ALBUQUERQUE, NEW MEXICO – With the discovery of twenty-nine buried cars at significant sites around the world, one would think Japanese archeologist Ryoichi would be a household name. He’s not. Instead, the creator of Ryoichi, American photographer, Hollywood set designer, and visual storyteller, Patrick Nagatani, is the name to remember.
Born in Chicago in 1945 to Japanese parents, Nagatani was raised in a Christian household. According to the Densho Encyclopedia, “His parents, John and Diane Nagatani, were imprisoned in different camps during World War II and relocated separately to Chicago, where they met, married and started a family, raising their son as a Catholic in a primarily Polish neighborhood in the Midwest. Nagatani attended UCLA, graduating with a Masters of Fine Art.
Influenced by his mentor, Robert Heinecken, “Nagatani decided to disregard ‘photographic truth’ and to seek what he calls ‘the façade of representation’”. Some call the style “magical realism.” Patrick went on to become one of the modern originators of directed photography, a style that stages a photo much like a set of a movie, using design techniques and drama-like production.
In the late 1970’s and early 1980’s Nagatani was employed as a set designer, working on movies such as Close Encounters of the Third Kind (1977) and Bladerunner (1982). The 1980’s also saw Nagatani bloom as a photographer; working with the Polaroid Company on a series of staged photographs with painter Andree Tracee entitled Subway. The decade also afforded Nagatani to delve into his “tape-ist” work, art that incorporated tape and images combining the two faiths of his extended family history, Christianity and Buddhism. As the Albuquerque Journal states, “His ‘Tape-estries’ explored his Buddhist roots after being raised Catholic by his Japanese-American parents. He spray-painted Catholic and Christian images he photographed across Europe, using masking tape to protect the areas he decided to leave bare”.
In 1987, Nagatana moved to New Mexico to focus his art on political, personal, cultural, and environmental themes. He began to teach at the University of New Mexico the same year, staying until his retirement in 2006. While at UNM, Nagatani received many awards and accolades.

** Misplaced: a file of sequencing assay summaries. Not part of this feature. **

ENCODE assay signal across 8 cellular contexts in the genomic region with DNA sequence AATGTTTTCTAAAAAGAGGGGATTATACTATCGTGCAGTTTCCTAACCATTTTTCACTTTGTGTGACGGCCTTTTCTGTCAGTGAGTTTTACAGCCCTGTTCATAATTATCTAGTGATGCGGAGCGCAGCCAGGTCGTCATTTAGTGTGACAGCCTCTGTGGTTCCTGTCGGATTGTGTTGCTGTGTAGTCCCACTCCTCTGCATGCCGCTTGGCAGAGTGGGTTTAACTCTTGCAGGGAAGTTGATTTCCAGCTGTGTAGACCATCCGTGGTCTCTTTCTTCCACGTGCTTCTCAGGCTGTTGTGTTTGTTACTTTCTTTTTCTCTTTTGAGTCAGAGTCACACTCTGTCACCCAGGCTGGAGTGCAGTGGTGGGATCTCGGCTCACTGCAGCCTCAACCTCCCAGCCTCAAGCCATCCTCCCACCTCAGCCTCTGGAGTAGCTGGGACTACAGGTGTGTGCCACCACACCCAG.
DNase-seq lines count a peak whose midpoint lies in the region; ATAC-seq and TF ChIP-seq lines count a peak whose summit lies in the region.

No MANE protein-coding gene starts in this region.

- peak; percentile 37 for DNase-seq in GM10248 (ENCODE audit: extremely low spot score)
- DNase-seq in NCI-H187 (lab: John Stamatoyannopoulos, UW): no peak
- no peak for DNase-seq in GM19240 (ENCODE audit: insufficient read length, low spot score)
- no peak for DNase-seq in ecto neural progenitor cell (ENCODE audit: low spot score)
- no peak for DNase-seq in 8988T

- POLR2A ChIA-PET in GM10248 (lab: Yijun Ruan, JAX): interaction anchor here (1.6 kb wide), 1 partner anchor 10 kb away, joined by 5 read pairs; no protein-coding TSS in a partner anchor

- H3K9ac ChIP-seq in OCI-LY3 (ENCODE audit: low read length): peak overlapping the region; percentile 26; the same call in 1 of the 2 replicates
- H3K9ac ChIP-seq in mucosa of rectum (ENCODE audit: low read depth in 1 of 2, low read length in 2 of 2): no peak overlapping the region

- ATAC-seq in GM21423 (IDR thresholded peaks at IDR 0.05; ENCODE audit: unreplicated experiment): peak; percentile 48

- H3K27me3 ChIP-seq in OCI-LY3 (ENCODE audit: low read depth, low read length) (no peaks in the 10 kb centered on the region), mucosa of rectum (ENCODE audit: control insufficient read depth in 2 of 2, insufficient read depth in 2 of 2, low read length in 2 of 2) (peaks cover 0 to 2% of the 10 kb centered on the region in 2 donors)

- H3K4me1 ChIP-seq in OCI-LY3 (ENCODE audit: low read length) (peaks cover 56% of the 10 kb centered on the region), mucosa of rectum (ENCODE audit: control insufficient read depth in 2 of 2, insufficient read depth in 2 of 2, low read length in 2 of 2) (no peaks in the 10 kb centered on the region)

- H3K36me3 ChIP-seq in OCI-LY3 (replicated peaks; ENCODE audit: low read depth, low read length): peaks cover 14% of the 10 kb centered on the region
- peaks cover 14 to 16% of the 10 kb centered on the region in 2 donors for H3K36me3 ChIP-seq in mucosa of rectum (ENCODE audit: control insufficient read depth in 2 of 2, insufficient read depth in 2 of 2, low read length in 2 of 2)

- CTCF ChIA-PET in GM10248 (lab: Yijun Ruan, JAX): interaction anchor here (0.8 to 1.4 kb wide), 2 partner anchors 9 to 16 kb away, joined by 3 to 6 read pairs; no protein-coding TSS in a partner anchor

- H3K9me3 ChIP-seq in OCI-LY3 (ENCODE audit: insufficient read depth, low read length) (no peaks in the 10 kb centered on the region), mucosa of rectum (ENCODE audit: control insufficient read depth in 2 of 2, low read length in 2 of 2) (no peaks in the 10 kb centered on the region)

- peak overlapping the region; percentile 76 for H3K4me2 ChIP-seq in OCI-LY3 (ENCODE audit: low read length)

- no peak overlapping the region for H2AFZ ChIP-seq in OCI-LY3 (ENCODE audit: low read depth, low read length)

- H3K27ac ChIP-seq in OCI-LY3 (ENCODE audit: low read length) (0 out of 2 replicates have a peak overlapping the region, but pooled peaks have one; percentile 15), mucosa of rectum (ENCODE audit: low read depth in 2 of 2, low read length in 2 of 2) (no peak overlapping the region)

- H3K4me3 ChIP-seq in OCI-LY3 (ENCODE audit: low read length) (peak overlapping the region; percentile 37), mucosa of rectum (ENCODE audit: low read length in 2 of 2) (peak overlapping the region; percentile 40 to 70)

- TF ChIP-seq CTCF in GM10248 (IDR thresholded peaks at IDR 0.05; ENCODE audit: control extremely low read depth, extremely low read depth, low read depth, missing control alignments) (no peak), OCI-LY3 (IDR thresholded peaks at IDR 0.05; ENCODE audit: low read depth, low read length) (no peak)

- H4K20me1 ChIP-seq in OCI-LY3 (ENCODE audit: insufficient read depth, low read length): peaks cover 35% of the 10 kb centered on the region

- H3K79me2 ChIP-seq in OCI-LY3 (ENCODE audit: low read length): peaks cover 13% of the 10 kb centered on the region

Since his death on October 27, 2017 at age 72, Nagatani has seen a resurgence of interest in his work as three new exhibits attest, two in Albuquerque and one in Santa Fe. Patrick Nagatani: Invented Realties is housed at the New Mexico Museum of Art in Santa Fe. Invented Realities is a “survey across the late artist’s rich career”. Patrick Nagatani: A Survey of Early Photographs “tracks Nagatani’s development from when he first began creating photographs through and beyond graduate school…” Early Photographs is on display at the University of New Mexico Art Museum . And Excavations: Buried Cars and Other Stories is on view at the Albuquerque Museum of Art. Excavation “focuses primary on Nagatani’s Excavation series, documenting the purported excavation of 29 automobiles buried at energetic power sites around the world…”.
I was able to attend all three exhibits. And though the exhibits are amazing with a unique emphasis, I found myself gravitating towards Excavations for its humor, story telling, and scope of work. In Excavations one finds Nagatani’s work on Buried Cars, as pointed out, a make believe story Nagatani created and staged about a Japanese archeologist who discovered cars around the world. One also finds an assortment of his popular work such as Japanese Children’s Day Camp, a work highlighting Japanese internment, Tewa Ritual Clowns, a work juxtapositioning Native dancers with bomb in the background, and Trinitite, Ground Zero, a photograph showing trinitite falling from the sky at the infamous Trinity Site in Southern New Mexico. There’s also a couple of pieces he did in conjunction with painter Andree Trace and another photographs of airplanes connected to a story Nagatani created about women pilots entitled The Race.
As I perused the Excavation exhibit I found myself eavesdropping on Nagatani’s former assistant as he was telling a group of people about Buried Cars. The story is make-believe, but due to the intricate nature of the project (photographing, journals, map making, sample collections, etc.) many people believe that there really is an archeologist named Rioucyi who found buried cars throughout the world.
And during a lecture at the opening of the Excavation exhibit, Dr. Joseph Traugott gave the presentation as if Ryoichi and the archeological sites were real, tongue in cheek of course. But during the Q & A one woman asked why the Japanese government hid the cars. Keeping in character, Traugott gave an answer that would make Nagatani proud. I guess the pun of the story didn’t connect with the woman. But I can’t blame her. If one is unaware of Nagatani’s work, the way in which Nagatani presented the story can catch one off guard.
I suppose that’s what makes Nagatani’s work so special: it surprises, catching one off guard with its wit and wisdom. With its combined humor, environmental and religious insight, and amazing technique, Nagatani is one of America’s finest photographers of magical and directed realism, pointing his camera on himself and the world to marvelous effect.
–by Brian Nixon